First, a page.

If it seems this month seems to be the month for railing against remakes, it isn't without justification. There are just so many in the pipeline at the Hollywood studios that it bears noting. Without beating the proverbial horse on our ire for this ludicrous practice that has seized the majors, this post will be a simple illustration, allowing you the reader to judge for yourself. For those of you who are not familiar with the legend of the 47 Ronin, one of Japan's most culturally beloved and recognized tales, you can read more about it here.
Now, read the comments of writer Chris Morgan (Cellular, The Fast and the Furious, The Fast and the Furious: Tokyo Drift, Wanted) who is charged with the American take on the story with Keanu Reeves attached.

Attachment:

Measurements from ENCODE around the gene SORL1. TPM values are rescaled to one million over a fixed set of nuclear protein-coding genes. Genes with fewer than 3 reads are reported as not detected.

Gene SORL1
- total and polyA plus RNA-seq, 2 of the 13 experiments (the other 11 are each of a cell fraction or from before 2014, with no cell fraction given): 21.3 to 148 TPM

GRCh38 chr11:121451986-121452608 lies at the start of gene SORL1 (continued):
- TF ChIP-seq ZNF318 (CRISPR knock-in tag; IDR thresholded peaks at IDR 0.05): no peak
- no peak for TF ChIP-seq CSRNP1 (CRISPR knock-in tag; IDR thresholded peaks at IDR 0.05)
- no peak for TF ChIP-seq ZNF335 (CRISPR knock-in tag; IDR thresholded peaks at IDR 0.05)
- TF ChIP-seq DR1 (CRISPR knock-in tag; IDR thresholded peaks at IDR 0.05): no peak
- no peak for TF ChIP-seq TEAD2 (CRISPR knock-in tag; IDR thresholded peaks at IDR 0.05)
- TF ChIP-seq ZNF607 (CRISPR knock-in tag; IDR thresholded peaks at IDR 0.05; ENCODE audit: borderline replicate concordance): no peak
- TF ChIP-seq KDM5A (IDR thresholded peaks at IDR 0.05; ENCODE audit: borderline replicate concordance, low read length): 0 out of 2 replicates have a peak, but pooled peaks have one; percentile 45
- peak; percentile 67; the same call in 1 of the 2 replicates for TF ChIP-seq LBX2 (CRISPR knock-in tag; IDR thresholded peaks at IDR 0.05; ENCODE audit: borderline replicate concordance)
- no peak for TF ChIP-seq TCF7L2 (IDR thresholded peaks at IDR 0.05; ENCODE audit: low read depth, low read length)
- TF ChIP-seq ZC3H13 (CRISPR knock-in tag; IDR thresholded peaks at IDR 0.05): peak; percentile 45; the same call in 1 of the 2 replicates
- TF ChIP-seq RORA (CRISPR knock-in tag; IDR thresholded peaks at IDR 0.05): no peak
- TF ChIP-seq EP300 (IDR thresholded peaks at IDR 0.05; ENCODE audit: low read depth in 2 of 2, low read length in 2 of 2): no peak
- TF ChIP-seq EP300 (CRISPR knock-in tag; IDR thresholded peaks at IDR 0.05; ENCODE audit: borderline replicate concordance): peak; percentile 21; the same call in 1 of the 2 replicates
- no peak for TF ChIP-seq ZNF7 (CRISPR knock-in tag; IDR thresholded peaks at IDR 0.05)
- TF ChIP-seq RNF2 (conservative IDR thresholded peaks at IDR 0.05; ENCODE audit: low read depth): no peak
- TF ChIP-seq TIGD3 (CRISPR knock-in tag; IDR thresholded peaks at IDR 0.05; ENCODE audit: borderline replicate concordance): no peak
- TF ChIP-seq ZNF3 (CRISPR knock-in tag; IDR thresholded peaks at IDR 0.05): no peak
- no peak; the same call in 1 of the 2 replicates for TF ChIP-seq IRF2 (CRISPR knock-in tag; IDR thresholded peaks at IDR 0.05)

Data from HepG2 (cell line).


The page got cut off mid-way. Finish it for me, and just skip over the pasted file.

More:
It's this great, 'Gladiator'-esque, '300'-like big action movie with samurai and ninja...'The 47 Ronin' is a true story that took place around 1700-1701...It's a time in Japanese culture when it was all about [the] bushido [code] and honor, and putting internal things over external things -- swords that were made to be functional instead of ornamental, that kind of stuff.Please pay careful attention to the words he has applied to the story and compare that to what you read at the link provided. As we keep saying, what are these remakes really about? Do yourself a favor and go rent one of the classic film versions of the story from Japanese masters such as Mizoguchi Kenji (an almost entirely bloodless exploration of the samurai's existential angst) or Inagaki Hiroshi (a 1962 version focused more on questioning cultural values).